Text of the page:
Department store retailer is reopening San Juan location
Nordstrom is preparing to reopen a store damaged last fall during Hurricane Maria.
Nordstrom rebuilt its two-story, 138,000 sq. ft. department store located in the Mall of San Juan in Puerto Rico. The store has been closed since fall 2017, due to severe damage from Hurricane Maria. The new store, which will feature three shoe departments, expansive cosmetics and accessories areas, as well as three restaurant concepts, will open on Friday, Nov. 9.
Nordstrom is currently hiring 90 local employees to fill sales and restaurant roles. It is also filling support positions, including those in alterations, building services, housekeeping and loss prevention.
All employees will work under a new store manager, Yazmin Rivera. Rivera began her career with Nordstrom in 2015 as part of the initial opening of the store at The Mall of San Juan. She has served as interim store manager since November 2017, where she supported the store’s rebuilding efforts. Prior to Nordstrom, Rivera held a variety of retail roles across San Juan.
“We’re pleased to be able to reopen our doors in Puerto Rico,” said Jamie Nordstrom, president of Nordstrom stores. “We have many loyal customers on the island and we continue to believe there’s opportunity for us to do business there.”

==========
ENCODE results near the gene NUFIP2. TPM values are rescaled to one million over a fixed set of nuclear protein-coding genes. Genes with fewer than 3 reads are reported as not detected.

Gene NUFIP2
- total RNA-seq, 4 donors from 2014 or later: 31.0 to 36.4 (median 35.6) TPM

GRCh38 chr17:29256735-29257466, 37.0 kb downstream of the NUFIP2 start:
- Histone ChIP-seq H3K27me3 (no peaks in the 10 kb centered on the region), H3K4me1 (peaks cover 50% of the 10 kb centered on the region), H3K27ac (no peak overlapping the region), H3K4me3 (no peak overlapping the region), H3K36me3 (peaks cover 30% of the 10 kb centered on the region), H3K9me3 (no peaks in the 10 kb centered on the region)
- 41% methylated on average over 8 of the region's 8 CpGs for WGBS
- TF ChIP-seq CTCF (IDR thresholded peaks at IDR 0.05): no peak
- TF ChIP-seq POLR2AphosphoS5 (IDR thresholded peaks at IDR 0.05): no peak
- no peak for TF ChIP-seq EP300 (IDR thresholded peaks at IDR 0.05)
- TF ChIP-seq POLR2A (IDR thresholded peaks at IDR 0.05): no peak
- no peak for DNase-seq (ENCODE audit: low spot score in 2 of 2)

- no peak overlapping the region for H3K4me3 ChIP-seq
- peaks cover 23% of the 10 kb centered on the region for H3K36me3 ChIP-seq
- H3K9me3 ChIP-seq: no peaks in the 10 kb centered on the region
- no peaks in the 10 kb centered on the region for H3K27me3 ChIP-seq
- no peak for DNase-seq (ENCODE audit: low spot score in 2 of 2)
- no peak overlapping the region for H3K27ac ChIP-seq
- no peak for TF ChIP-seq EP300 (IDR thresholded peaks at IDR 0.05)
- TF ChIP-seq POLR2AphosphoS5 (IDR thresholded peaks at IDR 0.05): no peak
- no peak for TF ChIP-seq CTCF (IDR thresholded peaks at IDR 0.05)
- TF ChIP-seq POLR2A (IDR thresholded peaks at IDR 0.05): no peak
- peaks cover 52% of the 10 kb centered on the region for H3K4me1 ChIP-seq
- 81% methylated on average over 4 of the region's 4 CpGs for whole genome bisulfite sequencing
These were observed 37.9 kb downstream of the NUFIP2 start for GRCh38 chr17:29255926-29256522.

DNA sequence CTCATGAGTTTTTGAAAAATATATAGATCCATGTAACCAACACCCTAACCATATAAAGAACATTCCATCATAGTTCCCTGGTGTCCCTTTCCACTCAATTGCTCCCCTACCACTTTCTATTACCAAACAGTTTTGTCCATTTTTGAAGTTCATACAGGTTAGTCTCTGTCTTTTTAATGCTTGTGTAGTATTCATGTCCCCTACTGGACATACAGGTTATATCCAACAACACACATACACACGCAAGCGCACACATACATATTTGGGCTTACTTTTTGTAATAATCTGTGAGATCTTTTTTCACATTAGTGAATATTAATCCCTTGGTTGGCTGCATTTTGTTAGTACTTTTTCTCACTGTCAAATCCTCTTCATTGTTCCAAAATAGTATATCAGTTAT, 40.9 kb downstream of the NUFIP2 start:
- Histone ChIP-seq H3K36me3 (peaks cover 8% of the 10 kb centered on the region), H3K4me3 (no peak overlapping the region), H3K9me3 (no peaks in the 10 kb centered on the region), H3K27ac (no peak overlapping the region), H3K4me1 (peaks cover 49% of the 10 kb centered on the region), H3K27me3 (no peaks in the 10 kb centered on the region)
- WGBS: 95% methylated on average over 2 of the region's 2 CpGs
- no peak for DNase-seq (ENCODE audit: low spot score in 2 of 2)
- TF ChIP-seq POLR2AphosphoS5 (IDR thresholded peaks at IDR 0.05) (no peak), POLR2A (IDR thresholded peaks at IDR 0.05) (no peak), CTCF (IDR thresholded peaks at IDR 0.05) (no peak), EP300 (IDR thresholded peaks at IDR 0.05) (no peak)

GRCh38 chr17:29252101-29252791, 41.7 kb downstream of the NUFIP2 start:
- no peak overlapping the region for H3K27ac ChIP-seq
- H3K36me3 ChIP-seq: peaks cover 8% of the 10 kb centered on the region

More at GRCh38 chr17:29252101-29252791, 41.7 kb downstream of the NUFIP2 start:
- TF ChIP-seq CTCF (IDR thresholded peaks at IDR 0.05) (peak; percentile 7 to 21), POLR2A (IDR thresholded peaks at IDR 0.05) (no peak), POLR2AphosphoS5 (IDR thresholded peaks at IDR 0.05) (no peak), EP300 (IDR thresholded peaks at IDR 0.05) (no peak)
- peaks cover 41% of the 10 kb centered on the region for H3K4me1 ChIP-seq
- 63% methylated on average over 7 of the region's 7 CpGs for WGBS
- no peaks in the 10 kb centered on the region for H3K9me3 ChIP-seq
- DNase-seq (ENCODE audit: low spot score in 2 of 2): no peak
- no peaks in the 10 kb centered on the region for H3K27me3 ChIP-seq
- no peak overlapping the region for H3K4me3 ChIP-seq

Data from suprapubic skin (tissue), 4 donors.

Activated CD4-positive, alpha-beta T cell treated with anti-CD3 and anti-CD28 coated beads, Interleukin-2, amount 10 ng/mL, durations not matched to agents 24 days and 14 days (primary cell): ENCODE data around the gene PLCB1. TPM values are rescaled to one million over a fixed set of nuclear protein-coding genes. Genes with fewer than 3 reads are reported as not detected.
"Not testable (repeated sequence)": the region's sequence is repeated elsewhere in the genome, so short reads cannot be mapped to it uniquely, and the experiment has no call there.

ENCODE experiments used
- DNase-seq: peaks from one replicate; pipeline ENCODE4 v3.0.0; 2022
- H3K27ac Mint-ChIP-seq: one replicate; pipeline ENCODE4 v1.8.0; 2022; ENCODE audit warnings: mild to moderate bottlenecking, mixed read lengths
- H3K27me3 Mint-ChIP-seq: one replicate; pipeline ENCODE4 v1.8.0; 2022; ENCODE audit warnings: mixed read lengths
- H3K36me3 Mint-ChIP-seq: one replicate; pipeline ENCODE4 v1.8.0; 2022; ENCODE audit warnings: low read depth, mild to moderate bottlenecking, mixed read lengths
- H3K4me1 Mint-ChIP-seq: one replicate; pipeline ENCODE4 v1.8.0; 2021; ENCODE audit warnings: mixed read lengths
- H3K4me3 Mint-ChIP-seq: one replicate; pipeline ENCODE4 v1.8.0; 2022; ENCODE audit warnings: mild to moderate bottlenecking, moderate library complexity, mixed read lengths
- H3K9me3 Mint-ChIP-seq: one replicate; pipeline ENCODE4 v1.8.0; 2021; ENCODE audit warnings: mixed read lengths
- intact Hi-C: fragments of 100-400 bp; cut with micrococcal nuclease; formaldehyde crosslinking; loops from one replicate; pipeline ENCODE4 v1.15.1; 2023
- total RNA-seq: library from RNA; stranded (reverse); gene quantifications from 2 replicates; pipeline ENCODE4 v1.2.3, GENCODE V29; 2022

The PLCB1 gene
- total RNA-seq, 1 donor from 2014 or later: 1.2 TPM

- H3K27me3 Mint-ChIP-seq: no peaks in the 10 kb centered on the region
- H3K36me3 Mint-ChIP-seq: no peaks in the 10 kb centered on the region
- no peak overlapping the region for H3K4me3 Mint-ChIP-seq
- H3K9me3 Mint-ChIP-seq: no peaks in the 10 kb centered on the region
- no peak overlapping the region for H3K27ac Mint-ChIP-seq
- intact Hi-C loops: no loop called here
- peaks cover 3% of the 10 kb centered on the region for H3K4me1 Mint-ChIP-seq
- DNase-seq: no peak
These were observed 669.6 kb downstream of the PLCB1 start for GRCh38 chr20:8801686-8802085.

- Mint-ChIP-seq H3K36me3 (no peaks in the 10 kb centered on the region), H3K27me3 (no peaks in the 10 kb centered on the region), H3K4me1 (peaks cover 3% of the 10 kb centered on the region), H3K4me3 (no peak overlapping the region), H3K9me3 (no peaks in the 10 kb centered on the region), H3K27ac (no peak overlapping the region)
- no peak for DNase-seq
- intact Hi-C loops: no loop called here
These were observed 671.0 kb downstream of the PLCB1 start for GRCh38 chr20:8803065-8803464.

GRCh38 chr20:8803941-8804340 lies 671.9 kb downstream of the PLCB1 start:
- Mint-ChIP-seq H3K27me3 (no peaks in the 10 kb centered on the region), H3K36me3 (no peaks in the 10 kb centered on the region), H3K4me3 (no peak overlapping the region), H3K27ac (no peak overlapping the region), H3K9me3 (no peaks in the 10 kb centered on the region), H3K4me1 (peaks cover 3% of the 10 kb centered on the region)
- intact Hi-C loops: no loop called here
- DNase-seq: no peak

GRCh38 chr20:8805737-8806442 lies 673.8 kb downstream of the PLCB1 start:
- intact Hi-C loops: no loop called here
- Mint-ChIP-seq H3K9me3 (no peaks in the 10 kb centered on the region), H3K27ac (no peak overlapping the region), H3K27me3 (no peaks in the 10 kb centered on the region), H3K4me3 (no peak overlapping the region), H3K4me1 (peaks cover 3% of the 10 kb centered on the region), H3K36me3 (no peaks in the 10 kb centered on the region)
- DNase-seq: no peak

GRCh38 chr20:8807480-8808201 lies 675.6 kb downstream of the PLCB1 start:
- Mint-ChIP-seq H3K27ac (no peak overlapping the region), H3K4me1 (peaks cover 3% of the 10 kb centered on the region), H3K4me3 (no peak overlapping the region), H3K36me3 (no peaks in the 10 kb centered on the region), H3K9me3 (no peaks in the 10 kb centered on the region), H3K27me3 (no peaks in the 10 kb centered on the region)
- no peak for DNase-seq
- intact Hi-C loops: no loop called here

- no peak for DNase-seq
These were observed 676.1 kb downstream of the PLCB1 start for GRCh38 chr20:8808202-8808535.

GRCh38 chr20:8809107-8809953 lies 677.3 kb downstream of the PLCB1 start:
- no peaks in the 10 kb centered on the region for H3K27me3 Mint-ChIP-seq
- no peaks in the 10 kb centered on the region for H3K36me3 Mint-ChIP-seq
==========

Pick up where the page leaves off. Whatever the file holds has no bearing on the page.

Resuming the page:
H&M reportedly testing new concept store
H&M’s newest location could help it better connect with local shoppers.
The fast-fashion retailer is piloting a store in its hometown of Stockholm, Sweden, that features merchandise and services that cater to local tastes, according to Reuters.
The new location is a far cry from H&M’s traditional stores. The new concept features a smaller range of selected clothes displayed on airy shelves and tables in color-coordinated sections. The location also offers shoppers espressos and invitation-only events, the report explained.
The layout and merchandise is based on the expectations of local customers, according to Reuters, a move that shifts from offering relatively standardized assortments across its stores. The change was prompted by two years of sluggish sales and the burden of $4.1 billion of unsold stock.
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IoT monitoring improves U.K. retailer’s operating efficiency
The largest food retailing co-op in the United Kingdom, Co-op, is reaping the benefits of using Internet of Things (IoT) devices and monitoring software for remote equipment monitoring, predictive maintenance and control of the refrigeration units across its more than 2,500 convenience and food stores.
The retailer’s IoT solution, from global software company Accruent, includes enterprise asset management and site compliance, refrigerant management, remote monitoring and control, energy management. Co-op also uses Accruent’s ad-hoc reporting module and several web services for integrations across its portfolio.
Prior to implementing the automated system some two years ago, Co-op employees in each individual store had to manually monitor the temperature of every single refrigeration unit twice a day for legal requirements. (In some instances, food was going bad because the associates weren’t getting to the units in time.) They also had to manually create a work order every time service was needed on a refrigeration unit.